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BWW Review: QUEEN GONERIL at Soulpepper Theatre

Review: QUEEN GONERIL at Soulpepper Theatre

Soulpepper Theatre presents Queen Goneril, a prequel to King Lear told in plain English, on stage at the Young Centre for the Performing Arts until October 2

Set seven years before the tragic events in King Lear, playwright Erin Shields takes on the dynamic character of Goneril, Lear's eldest daughter, posing the questions of what drives her ambition? What if she were given the opportunity to vent her frustrations? Taking note that Goneril is limited in her lines throughout King Lear, Shields has given her additional voice and a raging storm. Utilizing the same cast of characters and the same set as in their production of King Lear, Soulpepper Theatre presents Queen Goneril, directed by Weyni Mangesha.

The performance begins with a filmed dialogue between Virgilia Griffith who plays Goneril and Tom McCamus who portrays King Lear as they discuss the drive behind their characters and how the play Queen Goneril came to be. Most notable in this dialogue is the deliberately humorous way that McCamus mansplains King Lear and his position over Goneril and the way McCamus repeatedly speaks over Griffith throughout. A great way to set the stage for the show ahead.

What we see in Queen Goneril is a story of three sisters, told in plain English which makes it significantly easier to understand for those who aren't as familiar with Shakespeare's iambic pantameter. Three sisters whose stories we wish were more prominent in King Lear - Goneril's ambition and determination, an eldest daughter who sees the aging of her father begin to affect his mental ability, who sees a kingdom in need of new and fresh leadership and knows she is the best person to take on that role. We see the middle daughter Regan (Vanessa Sears) working with the hand that all middle children are dealt - often ignored and yet eager to be seen. Finally, Cordelia (Helen Belay), the youngest daughter who the adults see as just a child and are shocked to find that she is growing up and developing her own opinions and automomy.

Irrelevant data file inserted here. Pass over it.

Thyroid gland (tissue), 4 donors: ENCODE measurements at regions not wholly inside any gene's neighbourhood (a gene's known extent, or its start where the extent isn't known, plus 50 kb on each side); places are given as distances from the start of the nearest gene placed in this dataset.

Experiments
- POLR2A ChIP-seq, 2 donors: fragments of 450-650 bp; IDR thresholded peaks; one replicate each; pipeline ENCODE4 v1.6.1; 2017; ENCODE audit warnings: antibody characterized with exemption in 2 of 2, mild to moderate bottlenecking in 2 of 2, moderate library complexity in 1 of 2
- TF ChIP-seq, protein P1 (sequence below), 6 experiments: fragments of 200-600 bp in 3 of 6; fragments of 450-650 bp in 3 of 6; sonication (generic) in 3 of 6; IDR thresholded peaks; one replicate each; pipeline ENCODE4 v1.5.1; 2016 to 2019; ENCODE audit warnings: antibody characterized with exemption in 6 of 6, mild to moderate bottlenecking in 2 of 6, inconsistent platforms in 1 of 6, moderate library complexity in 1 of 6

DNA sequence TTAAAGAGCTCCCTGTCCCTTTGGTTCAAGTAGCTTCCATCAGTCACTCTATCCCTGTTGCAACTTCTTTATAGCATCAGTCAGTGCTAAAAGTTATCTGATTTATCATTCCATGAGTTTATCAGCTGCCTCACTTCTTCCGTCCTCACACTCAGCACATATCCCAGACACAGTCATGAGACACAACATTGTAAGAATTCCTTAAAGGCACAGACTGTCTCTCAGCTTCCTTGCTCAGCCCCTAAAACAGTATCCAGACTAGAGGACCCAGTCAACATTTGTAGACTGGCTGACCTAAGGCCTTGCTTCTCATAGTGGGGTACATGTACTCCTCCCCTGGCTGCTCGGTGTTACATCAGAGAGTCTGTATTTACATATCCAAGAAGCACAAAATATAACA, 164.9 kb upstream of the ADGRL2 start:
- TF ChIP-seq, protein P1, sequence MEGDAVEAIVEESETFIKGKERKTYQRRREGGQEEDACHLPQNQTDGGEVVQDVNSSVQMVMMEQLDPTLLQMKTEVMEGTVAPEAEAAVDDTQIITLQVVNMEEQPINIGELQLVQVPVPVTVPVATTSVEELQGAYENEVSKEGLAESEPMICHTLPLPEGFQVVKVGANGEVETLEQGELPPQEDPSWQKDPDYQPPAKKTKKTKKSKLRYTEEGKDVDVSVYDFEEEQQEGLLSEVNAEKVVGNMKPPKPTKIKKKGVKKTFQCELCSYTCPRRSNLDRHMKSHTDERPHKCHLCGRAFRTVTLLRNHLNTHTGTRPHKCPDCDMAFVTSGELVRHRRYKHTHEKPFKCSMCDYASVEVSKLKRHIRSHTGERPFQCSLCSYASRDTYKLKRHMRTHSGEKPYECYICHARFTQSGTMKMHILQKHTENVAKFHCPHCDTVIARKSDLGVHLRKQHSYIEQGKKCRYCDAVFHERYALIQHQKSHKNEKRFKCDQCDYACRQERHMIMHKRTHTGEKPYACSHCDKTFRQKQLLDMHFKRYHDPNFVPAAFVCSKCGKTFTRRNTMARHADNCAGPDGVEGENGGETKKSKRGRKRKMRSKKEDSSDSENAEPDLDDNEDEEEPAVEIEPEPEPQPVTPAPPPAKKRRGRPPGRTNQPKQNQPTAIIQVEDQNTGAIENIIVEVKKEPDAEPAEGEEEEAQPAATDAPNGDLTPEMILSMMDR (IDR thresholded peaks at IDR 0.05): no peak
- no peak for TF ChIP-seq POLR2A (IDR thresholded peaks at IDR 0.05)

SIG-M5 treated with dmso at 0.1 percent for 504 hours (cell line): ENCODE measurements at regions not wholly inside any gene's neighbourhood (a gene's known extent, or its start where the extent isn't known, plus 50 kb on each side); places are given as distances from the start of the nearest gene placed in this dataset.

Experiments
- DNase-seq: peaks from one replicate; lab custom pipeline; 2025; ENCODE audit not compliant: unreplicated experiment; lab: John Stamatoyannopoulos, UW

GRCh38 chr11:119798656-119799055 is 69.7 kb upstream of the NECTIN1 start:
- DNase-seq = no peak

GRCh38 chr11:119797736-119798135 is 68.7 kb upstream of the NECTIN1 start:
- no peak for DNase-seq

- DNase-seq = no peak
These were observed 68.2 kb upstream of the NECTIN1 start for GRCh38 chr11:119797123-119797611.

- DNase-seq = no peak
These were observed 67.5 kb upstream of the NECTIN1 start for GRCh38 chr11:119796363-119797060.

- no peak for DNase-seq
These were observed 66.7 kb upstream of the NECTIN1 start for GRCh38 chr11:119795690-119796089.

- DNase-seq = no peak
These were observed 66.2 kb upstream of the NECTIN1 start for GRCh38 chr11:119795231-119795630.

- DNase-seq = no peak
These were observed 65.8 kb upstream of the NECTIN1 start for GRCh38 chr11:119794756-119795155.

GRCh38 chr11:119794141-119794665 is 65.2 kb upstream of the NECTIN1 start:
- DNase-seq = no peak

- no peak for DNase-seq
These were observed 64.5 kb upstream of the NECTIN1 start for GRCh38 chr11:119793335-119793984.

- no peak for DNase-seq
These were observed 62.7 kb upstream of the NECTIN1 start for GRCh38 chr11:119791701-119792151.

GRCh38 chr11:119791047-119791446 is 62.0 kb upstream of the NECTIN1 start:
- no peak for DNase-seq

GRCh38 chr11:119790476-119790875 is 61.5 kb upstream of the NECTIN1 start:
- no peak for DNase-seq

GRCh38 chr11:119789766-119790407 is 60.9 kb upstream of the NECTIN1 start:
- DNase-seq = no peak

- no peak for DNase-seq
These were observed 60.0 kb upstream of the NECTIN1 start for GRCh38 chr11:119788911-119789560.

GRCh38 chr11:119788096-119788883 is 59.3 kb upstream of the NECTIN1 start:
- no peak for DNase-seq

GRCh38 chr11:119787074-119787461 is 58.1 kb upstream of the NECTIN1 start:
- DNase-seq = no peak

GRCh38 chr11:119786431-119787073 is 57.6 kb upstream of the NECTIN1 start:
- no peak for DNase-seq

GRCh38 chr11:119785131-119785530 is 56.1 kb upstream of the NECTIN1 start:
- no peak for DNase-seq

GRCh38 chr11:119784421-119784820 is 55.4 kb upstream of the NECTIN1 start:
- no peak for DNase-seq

Griffith, Sears, and Belay bring this story to life. Their chemistry as siblings along with their emotive and raw performances bring this production to a whole new level. It's awe inspiring and mesmerizing to watch them, in particular in the second act. It's just truly stunning. As well, Breton Lalama as Olena/Oswald, Goneril's maid and secret lover, brings out a unique dynamic in Goneril that was otherwise unexpected.

The production team came out en force for Queen Goneril and their talents are highlighted with the magnitude of the storm scene. The combination of lighting design by Kimberly Purtell, sound by Thomas Ryer Payne, and Ken MacKenzie's set design make the storm real and tangible. I fully expected to feel cold and rained on.

Queen Goneril and King Lear are both must see performances by Soulpepper theatre and are definitely worthwhile seen together or in quick succession.

Photo Credit: Dahlia Katz

Regional Awards


From This Author - Samantha Wu

Samantha is both a writer and a fan of the arts and has been able to find numerous ways to pair the two. Formerly an editor and writer at Mooney on Theatre, she also serves as a photojournalist for... (read more about this author)


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